“I hadn’t meant that. But there was no point in speaking. I’d felt loss like his before, a loss that shredded all reason, a loss that tore language from its meaning, so that nothing anyone said made a whit of difference.”
Overall, Under a Veiled Moon by Karen Odden is one of the best historical mysteries I’ve read this year and I am eager to read more by this author.
Review Copy from author Karen Odden as part of the Austenprose PR Book Tour. Thank-you! I received a complimentary copy of this book. Opinions expressed in this review are completely my own.
· Title: Under a Veiled Moon
· Series: An Inspector Corravan Mystery (Book 2)
· Author: Karen Odden
· Genre: Historical Mystery, Detective Mystery, Victorian Mystery
· Publisher: Crooked Lane Books (October 11, 2022)
· Length: (336) pages
· Format: Hardcover, eBook, & audiobook
· ISBN: 978-1639101191
· Tour Dates: November 14 – December 19, 2022
tradition of C. S. Harris and Anne Perry, a fatal disaster on the Thames and a
roiling political conflict set the stage for Karen Odden’s second Inspector
Corravan historical mystery.
September 1878. One night, as the pleasure boat the Princess Alice makes her daily trip up the Thames, she collides with the Bywell Castle, a huge iron-hulled collier. The Princess Alice shears apart, throwing all 600 passengers into the river; only 130 survive. It is the worst maritime disaster London has ever seen, and early clues point to sabotage by the Irish Republican Brotherhood, who believe violence is the path to restoring Irish Home Rule.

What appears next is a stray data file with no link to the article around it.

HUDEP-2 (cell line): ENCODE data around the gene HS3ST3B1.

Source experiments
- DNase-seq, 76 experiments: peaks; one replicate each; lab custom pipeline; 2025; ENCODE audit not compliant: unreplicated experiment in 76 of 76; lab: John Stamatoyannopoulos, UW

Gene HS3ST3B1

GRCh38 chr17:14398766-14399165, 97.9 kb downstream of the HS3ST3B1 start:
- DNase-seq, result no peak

For Scotland Yard Inspector Michael Corravan, born in Ireland and adopted by the Irish Doyle family, the case presents a challenge. Accused by the Home Office of willfully disregarding the obvious conclusion and berated by his Irish friends for bowing to prejudice, Corravan doggedly pursues the truth, knowing that if the Princess Alice disaster is pinned on the IRB, hopes for Home Rule could be dashed forever.
Corrovan’s dilemma is compounded by Colin, the youngest Doyle, who has joined James McCabe’s Irish gang. As violence in Whitechapel rises, Corravan strikes a deal with McCabe to get Colin out of harm’s way. But unbeknownst to Corravan, Colin bears longstanding resentments against his adopted brother and scorns his help.
As the newspapers link the IRB to further accidents, London threatens to devolve into terror and chaos. With the help of his young colleague, the loyal Mr. Stiles, and his friend Belinda Gale, Corravan uncovers the harrowing truth—one that will shake his faith in his countrymen, the law, and himself.
- “[An] exceptional sequel . . . Fans of Lyndsay Faye’s Gods of Gotham trilogy will be enthralled.” —Publishers Weekly, starred review
- “Victorian skulduggery with a heaping side of Irish troubles.” —Kirkus Reviews
- “Charismatic police superintendent Michael Corravan is back in a gripping sequel about the mysterious sinking of the Princess Alice. Odden deftly weaves together English and Irish history, along with her detective's own story, in a way that will keep readers flipping pages long into the night.” —Susan Elia MacNeal, New York Times bestselling author of Mother Daughter Traitor Spy and the Maggie Hope series.
- Read an exclusive interview with author Karen Odden
AUTHOR BIOKaren Odden